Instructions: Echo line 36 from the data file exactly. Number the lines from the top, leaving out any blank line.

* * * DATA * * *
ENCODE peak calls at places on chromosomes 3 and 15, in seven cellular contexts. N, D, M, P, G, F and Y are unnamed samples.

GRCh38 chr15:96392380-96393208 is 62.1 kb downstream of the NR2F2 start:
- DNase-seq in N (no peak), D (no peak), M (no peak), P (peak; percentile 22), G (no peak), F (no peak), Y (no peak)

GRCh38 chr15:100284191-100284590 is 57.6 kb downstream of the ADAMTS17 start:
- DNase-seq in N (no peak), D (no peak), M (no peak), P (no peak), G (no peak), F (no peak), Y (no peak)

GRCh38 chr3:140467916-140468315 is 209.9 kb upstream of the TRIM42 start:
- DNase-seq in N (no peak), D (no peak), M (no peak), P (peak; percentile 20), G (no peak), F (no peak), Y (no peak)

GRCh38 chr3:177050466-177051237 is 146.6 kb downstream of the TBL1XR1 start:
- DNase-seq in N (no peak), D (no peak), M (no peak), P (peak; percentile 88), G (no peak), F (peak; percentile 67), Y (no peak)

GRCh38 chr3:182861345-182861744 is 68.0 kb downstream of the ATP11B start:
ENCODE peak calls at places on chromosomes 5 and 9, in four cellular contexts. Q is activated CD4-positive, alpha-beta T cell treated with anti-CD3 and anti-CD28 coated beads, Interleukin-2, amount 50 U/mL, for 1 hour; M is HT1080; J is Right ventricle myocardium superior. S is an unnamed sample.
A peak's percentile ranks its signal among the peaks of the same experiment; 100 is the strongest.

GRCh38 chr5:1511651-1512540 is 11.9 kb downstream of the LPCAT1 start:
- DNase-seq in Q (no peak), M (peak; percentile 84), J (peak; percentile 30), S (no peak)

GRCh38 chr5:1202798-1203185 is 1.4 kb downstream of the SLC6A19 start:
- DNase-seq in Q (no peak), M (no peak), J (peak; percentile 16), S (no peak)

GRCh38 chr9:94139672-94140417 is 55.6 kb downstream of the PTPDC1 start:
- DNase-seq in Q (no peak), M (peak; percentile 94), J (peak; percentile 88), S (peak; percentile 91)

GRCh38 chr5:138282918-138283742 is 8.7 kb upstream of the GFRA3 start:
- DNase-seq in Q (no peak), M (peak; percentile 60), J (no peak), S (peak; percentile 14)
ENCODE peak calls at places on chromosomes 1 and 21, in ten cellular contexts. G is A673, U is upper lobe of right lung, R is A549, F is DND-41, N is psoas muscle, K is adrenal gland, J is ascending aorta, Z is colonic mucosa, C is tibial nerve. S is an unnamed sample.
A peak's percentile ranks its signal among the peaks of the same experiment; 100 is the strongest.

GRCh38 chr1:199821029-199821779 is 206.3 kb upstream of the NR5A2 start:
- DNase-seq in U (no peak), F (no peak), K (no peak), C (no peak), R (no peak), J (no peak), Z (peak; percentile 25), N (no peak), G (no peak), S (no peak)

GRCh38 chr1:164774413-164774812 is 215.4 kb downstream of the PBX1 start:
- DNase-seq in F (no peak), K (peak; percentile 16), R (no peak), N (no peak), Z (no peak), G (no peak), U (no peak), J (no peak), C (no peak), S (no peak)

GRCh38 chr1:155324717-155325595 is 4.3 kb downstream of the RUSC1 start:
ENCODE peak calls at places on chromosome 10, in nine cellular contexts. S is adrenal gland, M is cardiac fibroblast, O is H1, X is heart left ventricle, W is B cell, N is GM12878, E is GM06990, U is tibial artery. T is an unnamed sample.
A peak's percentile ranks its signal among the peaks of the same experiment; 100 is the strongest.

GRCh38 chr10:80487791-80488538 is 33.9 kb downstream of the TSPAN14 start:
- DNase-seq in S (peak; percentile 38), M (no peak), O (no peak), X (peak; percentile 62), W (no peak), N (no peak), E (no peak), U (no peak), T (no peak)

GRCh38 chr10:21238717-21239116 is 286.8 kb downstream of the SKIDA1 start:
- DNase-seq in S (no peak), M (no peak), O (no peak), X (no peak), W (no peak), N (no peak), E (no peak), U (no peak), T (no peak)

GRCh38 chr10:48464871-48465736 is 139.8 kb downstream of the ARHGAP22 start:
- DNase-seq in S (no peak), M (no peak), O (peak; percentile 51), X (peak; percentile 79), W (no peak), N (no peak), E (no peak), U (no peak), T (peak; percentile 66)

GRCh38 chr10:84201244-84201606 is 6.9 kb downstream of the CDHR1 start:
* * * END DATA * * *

GRCh38 chr10:84201244-84201606 is 6.9 kb downstream of the CDHR1 start: